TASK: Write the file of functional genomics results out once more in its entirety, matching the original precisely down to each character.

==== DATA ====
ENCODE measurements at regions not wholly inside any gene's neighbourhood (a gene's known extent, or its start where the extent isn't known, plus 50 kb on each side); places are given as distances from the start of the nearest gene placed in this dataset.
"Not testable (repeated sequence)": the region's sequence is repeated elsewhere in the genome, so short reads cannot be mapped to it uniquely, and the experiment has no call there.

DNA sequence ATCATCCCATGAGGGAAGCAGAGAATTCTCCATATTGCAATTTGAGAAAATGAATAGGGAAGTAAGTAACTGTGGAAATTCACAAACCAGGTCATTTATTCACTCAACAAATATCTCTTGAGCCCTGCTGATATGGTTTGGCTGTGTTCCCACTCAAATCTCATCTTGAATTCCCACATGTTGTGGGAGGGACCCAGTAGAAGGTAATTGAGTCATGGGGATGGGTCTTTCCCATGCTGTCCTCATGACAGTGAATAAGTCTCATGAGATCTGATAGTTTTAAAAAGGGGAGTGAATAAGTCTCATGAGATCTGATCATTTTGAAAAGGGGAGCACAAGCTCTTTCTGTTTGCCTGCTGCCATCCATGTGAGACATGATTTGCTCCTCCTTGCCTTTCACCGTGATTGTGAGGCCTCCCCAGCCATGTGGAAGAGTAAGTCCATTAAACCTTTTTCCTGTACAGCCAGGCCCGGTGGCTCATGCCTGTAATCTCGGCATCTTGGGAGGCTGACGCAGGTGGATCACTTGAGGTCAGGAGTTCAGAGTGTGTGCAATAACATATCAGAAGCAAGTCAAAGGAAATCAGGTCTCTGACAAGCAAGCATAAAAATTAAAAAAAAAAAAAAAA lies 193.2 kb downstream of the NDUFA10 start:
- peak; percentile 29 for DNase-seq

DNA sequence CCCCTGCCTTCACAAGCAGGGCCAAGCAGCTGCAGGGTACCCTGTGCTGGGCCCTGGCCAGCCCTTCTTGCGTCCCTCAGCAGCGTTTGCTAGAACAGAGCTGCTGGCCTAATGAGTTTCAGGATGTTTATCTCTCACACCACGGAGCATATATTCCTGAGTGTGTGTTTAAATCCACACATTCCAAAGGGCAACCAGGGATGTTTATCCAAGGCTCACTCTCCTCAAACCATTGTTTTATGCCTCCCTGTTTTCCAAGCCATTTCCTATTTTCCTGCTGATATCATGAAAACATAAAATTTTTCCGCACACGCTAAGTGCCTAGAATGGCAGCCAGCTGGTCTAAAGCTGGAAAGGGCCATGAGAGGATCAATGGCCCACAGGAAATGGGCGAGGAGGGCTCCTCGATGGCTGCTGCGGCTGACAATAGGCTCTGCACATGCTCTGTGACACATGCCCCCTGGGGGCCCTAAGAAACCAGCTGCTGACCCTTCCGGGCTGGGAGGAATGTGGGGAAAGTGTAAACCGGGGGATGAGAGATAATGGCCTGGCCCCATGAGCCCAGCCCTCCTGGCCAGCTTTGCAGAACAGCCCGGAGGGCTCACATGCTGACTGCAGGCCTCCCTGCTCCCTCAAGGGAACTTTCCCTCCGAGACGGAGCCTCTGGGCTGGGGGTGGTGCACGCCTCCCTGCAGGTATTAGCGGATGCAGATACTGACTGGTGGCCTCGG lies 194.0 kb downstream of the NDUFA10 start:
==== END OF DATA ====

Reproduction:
ENCODE measurements at regions not wholly inside any gene's neighbourhood (a gene's known extent, or its start where the extent isn't known, plus 50 kb on each side); places are given as distances from the start of the nearest gene placed in this dataset.
"Not testable (repeated sequence)": the region's sequence is repeated elsewhere in the genome, so short reads cannot be mapped to it uniquely, and the experiment has no call there.

DNA sequence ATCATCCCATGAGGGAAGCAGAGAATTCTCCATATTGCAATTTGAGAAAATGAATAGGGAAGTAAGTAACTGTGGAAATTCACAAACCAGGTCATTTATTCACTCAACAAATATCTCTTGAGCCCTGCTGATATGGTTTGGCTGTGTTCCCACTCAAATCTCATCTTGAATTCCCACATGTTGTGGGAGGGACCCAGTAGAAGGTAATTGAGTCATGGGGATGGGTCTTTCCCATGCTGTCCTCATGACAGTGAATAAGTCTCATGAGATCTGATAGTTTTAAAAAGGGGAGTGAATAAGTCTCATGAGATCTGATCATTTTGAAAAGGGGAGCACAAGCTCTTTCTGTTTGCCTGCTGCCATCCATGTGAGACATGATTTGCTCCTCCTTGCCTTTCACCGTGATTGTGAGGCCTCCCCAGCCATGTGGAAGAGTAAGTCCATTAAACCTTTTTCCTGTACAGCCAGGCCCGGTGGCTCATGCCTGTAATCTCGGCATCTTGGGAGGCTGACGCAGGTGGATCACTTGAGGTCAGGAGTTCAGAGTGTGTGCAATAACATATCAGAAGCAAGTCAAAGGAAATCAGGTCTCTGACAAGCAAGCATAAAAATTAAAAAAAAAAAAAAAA lies 193.2 kb downstream of the NDUFA10 start:
- peak; percentile 29 for DNase-seq

DNA sequence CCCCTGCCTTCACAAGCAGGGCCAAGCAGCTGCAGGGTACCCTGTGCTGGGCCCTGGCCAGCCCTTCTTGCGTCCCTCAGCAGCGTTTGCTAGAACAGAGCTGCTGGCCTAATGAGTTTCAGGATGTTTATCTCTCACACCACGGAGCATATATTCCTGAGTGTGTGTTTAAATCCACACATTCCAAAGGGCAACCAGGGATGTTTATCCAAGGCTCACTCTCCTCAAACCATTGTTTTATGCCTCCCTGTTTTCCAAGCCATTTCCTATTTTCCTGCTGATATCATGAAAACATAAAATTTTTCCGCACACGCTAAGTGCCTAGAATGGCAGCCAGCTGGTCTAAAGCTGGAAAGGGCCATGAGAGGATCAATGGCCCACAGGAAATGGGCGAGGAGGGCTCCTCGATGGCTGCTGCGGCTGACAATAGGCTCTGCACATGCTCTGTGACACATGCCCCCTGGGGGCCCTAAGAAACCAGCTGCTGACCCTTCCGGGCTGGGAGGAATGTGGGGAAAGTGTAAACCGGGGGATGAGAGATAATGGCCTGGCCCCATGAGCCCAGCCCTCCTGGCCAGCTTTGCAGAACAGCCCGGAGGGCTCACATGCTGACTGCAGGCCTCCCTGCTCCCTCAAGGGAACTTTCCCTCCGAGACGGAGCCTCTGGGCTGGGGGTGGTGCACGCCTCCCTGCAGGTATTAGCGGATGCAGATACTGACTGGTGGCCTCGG lies 194.0 kb downstream of the NDUFA10 start: